What is an Anxiety Disorder?
For individuals who struggle with an anxiety disorder, anxiety is a crippling reaction that prevents them from moving forward in their work, social interactions, and in their personal relationships. Anxiety can be generalized, or it can occur in specific circumstances, such as in social situations.
Symptoms of anxiety include:
- Difficulty concentrating
- Severe muscle tension,
- Feelings of fatigue
- Unexplained feelings of intense worry.
Anxiety may also demonstrate itself as a panic attack. Panic attacks are usually accompanied with a rapid heart rate and difficulty breathing. Individuals can freeze up and shut down completely when a panic attack occurs. The fear and panic they experience is accompanied by worry about future events and fear of current events.
What are the Tpes of Anxiety Disorders?
Examples of identified and diagnosable anxiety disorders include:
- Specific phobias
- Social anxiety disorder
- Generalized anxiety disorder
- Panic disorder
- Separation anxiety
These disorders are thought to have both genetic and environmental origins, with common risk factors including child abuse, poverty, and a family history of mental disorders. People living with anxiety-related conditions often turn to drugs or alcohol as a form of self-medication. Drug addicts can also develop this mental health issue as a direct or indirect result of their drug abuse.
The Link Between Addiction and Mental Health
When two conditions such as anxiety and addiction occur together, experts refer to it as aco-occurring disorder. In addiction treatment, it is also called a dual diagnosis. These patients require careful assessment and diagnosis in order to provide the right treatments to ensure a successful recovery
Experts believe that individuals often try to manage their symptoms of anxiety with drugs or alcohol, as they have been known to temporarily reduce feelings of anxiousness. However, this behavior has been known to end in addiction. For example, alcohol and anxiety are commonly paired because the substance is readily available and can usually be found in social settings.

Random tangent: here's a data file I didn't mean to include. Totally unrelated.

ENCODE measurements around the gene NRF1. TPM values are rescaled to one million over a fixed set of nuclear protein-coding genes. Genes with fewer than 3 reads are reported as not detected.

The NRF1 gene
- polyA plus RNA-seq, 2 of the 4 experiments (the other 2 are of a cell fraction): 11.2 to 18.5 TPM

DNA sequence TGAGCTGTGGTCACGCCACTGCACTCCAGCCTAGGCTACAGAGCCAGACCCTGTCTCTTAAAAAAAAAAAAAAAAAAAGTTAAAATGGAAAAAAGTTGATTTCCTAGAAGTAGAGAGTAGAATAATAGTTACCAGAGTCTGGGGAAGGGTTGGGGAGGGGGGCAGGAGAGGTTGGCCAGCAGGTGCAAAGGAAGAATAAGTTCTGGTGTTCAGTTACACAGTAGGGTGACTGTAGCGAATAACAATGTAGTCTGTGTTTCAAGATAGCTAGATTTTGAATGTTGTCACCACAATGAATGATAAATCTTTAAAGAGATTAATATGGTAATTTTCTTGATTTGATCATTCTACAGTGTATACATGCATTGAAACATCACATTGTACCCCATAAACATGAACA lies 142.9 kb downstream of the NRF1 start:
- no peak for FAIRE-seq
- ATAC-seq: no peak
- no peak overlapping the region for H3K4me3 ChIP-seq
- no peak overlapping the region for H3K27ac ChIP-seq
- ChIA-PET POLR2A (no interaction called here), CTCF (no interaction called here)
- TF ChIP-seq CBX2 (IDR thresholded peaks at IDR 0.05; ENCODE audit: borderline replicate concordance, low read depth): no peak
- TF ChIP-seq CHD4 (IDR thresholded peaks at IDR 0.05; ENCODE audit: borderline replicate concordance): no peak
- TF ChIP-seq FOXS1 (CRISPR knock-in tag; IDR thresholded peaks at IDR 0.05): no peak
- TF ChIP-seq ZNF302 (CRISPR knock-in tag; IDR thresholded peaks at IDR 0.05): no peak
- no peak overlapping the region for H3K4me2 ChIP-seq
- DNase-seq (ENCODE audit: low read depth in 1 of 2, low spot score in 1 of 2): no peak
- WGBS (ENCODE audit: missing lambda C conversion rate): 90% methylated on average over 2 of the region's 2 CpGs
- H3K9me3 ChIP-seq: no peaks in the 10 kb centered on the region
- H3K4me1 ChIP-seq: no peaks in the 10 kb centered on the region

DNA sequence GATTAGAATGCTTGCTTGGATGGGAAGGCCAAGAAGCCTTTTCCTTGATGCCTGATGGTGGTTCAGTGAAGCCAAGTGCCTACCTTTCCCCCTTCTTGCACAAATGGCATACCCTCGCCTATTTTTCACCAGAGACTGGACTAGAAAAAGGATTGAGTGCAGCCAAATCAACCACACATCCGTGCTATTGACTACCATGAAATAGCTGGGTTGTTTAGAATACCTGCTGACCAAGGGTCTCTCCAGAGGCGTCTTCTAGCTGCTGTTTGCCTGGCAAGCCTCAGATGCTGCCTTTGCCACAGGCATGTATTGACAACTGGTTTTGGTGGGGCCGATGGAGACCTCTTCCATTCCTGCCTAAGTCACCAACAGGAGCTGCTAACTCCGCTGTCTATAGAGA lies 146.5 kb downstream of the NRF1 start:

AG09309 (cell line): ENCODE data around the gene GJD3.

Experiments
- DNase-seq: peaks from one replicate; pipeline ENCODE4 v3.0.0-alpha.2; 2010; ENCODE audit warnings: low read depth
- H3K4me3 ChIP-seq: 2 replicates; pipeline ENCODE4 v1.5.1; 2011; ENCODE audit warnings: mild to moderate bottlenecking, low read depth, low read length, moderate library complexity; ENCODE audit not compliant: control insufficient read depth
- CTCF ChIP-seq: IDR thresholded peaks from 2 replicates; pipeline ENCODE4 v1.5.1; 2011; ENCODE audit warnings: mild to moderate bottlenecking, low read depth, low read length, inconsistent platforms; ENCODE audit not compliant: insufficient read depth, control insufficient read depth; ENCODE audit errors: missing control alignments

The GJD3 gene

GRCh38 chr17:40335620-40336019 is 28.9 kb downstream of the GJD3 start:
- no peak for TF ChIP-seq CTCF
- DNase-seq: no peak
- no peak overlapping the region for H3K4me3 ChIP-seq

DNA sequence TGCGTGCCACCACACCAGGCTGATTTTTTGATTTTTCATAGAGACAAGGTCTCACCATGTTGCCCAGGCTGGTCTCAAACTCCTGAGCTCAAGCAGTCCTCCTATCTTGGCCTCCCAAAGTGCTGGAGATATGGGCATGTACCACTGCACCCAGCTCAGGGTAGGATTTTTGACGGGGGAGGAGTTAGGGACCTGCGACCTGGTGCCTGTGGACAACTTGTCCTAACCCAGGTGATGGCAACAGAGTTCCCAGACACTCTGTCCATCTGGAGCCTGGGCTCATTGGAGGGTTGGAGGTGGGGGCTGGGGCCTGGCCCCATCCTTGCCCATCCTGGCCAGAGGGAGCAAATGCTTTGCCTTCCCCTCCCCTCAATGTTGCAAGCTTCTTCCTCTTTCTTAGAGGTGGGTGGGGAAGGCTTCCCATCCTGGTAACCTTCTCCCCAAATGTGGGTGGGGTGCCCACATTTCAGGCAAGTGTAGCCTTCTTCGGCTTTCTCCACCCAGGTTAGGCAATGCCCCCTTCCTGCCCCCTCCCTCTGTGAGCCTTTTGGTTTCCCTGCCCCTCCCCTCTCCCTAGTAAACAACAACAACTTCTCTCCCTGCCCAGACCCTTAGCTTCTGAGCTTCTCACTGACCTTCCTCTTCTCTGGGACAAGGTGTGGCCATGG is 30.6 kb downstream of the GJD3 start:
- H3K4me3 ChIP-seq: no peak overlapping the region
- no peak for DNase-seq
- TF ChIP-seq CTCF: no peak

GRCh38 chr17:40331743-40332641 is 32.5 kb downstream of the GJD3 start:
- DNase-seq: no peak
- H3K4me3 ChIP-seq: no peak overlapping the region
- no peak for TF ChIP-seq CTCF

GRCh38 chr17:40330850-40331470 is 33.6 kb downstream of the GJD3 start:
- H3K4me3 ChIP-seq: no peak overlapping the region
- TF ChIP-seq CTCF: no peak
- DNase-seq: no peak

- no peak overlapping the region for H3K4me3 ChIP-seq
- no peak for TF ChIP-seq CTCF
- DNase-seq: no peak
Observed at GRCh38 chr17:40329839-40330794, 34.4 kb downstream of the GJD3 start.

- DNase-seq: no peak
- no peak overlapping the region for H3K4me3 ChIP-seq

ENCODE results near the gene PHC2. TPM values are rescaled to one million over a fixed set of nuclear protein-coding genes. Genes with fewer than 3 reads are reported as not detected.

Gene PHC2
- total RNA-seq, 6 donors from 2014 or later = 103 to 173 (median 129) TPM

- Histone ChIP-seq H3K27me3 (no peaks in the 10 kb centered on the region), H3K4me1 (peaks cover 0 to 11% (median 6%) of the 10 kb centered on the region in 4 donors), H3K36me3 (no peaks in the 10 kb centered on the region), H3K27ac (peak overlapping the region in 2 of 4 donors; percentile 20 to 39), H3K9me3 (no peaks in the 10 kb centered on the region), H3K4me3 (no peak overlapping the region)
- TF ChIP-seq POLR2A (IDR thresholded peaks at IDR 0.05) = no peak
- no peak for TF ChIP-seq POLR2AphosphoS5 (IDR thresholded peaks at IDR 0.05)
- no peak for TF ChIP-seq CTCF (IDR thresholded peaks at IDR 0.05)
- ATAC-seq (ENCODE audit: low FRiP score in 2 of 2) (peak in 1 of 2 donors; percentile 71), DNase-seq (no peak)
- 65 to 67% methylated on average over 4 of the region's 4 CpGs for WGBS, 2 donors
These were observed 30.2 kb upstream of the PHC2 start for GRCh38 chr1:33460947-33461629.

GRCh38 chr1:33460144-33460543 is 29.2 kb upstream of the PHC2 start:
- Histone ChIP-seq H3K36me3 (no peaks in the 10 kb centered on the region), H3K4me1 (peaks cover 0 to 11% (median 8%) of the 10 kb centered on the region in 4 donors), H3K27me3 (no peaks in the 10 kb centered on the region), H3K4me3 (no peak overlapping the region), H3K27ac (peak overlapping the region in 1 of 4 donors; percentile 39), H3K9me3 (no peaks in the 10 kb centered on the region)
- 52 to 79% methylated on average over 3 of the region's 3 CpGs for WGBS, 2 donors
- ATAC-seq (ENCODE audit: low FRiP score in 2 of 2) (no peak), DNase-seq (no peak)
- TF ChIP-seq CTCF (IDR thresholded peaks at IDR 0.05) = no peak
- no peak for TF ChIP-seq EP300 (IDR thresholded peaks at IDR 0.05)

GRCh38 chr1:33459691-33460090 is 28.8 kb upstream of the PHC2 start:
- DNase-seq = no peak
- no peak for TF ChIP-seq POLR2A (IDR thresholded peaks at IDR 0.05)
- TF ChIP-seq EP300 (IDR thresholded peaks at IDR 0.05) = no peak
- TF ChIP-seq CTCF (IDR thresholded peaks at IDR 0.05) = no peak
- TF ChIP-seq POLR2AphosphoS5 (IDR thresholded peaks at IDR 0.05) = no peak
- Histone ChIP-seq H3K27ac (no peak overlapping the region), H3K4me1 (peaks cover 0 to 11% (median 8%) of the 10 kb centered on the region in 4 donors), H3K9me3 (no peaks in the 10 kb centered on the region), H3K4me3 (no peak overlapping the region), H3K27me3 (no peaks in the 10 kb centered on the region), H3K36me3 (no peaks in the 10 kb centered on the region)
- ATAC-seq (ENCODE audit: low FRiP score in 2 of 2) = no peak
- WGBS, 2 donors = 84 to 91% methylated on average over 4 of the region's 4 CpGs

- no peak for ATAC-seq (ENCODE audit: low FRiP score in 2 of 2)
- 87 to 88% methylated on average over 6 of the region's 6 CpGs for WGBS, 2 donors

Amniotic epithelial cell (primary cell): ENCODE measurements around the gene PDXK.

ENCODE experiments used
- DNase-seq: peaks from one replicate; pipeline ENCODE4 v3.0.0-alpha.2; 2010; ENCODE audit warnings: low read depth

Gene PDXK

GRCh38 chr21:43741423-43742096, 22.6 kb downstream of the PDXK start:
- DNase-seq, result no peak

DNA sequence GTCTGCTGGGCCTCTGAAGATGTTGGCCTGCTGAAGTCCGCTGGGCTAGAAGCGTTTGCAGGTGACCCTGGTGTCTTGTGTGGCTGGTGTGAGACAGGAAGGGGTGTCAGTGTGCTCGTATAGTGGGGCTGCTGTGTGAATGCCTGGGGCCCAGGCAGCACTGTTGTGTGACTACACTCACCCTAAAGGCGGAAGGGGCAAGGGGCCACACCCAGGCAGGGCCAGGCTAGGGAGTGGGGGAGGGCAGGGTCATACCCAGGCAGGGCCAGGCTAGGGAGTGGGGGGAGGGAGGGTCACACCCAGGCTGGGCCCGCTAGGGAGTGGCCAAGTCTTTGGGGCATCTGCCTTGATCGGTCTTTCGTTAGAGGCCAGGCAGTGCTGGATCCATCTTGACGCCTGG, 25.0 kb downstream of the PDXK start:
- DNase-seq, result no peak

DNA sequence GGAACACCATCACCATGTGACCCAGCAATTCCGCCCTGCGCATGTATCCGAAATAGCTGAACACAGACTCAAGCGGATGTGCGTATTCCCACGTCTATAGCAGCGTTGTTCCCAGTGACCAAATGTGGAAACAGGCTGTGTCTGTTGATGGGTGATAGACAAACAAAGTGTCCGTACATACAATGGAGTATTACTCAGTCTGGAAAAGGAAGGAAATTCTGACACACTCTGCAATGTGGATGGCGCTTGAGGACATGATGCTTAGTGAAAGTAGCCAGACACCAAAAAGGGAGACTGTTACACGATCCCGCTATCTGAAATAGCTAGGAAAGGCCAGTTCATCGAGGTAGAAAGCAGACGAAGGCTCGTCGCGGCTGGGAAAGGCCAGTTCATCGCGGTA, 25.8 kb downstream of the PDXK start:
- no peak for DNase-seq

The interactions between mental health and addiction are complex, as they can occur in a variety of ways. In some cases, prolonged substance abuse leads to the development of a mental health problem. Whereas, in other cases, a mental health issue may be the root of the addiction. In many circumstances, those suffering from a mental illness will attempt to self-medicate. Due to these variations in the development of co-occurring disorders, professional support is necessary to determine the source of the problem and treat it accordingly. An effective dual diagnosis treatment program develops a treatment regimen based on each individual’s unique needs.
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Common Co-Occurring Disorders
According to the National Institute on Drug Abuse, a number of mental health disorders are commonly found in individuals struggling with addiction:
- Post-traumatic Stress Disorder (PTSD)
- Bipolar Disorder
- Obsessive-Compulsive Disorder (OCD)
- Attention Deficit Hyperactivity Disorder (ADHD)
- Personality Disorders
Dual Diagnosis Treatment
Addiction counselors must carefully observe individuals as they enter treatment programs. A thorough assessment can often uncover the emotions and behaviors that indicate a mental health problem is present. However, a complete diagnosis may not be possible until the patient has undergone the process of detoxification.
Afterdetox the addict’s physical and emotional state can be properly assessed. Medications may be prescribed to alleviate feelings of anxiety and fearfulness and individual and group counseling can help uncover the root cause of the disorders.
Cognitive behavioral therapy (CBT) has long been known to help these individuals recognize their negative thoughts and emotions. Recognizing these thoughts and behavior patterns can help addicts to replace substance abuse with positive, healthy responses. This is a form of relapse prevention. Relapse prevention is an integral part of treatment. In these programs addicts learn their “triggers” for substance use and how to intervene with positive, productive strategies.
Importance of Aftercare
Addiction aftercare can be particularly important for individuals struggling with anxiety and addiction. Treatment must ensure that addicts are provided medications to deal with their symptoms effectively. Additionally, individuals must set up a support system that is available to them once their time in treatment has come to an end. Professional counseling, peer support, medication management are all critical to success in recovery from addiction.
Both addiction and mental health issues require individualized treatment that provides unique solution for each addict’s needs. If you or a loved one suffers from anxiety and substance abuse, explore your options for dual diagnosis treatment and gain control of your life again.